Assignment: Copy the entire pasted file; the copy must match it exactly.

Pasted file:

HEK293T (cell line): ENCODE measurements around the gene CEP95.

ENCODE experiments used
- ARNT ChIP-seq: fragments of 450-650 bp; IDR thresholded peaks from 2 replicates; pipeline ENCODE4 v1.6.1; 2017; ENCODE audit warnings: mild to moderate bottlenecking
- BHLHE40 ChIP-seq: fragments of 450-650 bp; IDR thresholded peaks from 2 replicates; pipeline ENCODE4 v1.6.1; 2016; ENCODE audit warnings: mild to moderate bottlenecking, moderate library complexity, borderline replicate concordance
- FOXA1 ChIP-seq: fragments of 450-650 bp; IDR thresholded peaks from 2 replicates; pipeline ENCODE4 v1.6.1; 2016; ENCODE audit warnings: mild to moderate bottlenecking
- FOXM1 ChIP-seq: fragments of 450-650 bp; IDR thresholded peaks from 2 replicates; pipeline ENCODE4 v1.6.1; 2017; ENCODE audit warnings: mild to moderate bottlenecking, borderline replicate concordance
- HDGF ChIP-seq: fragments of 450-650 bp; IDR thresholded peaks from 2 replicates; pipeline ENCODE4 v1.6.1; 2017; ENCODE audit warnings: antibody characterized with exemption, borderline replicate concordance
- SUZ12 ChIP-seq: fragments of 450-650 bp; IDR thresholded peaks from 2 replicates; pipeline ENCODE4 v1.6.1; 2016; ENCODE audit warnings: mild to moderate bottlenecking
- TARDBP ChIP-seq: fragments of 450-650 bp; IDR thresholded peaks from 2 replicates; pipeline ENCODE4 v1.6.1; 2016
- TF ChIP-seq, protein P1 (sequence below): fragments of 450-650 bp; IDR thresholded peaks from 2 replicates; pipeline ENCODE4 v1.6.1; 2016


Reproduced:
HEK293T (cell line): ENCODE measurements around the gene CEP95.

ENCODE experiments used
- ARNT ChIP-seq: fragments of 450-650 bp; IDR thresholded peaks from 2 replicates; pipeline ENCODE4 v1.6.1; 2017; ENCODE audit warnings: mild to moderate bottlenecking
- BHLHE40 ChIP-seq: fragments of 450-650 bp; IDR thresholded peaks from 2 replicates; pipeline ENCODE4 v1.6.1; 2016; ENCODE audit warnings: mild to moderate bottlenecking, moderate library complexity, borderline replicate concordance
- FOXA1 ChIP-seq: fragments of 450-650 bp; IDR thresholded peaks from 2 replicates; pipeline ENCODE4 v1.6.1; 2016; ENCODE audit warnings: mild to moderate bottlenecking
- FOXM1 ChIP-seq: fragments of 450-650 bp; IDR thresholded peaks from 2 replicates; pipeline ENCODE4 v1.6.1; 2017; ENCODE audit warnings: mild to moderate bottlenecking, borderline replicate concordance
- HDGF ChIP-seq: fragments of 450-650 bp; IDR thresholded peaks from 2 replicates; pipeline ENCODE4 v1.6.1; 2017; ENCODE audit warnings: antibody characterized with exemption, borderline replicate concordance
- SUZ12 ChIP-seq: fragments of 450-650 bp; IDR thresholded peaks from 2 replicates; pipeline ENCODE4 v1.6.1; 2016; ENCODE audit warnings: mild to moderate bottlenecking
- TARDBP ChIP-seq: fragments of 450-650 bp; IDR thresholded peaks from 2 replicates; pipeline ENCODE4 v1.6.1; 2016
- TF ChIP-seq, protein P1 (sequence below): fragments of 450-650 bp; IDR thresholded peaks from 2 replicates; pipeline ENCODE4 v1.6.1; 2016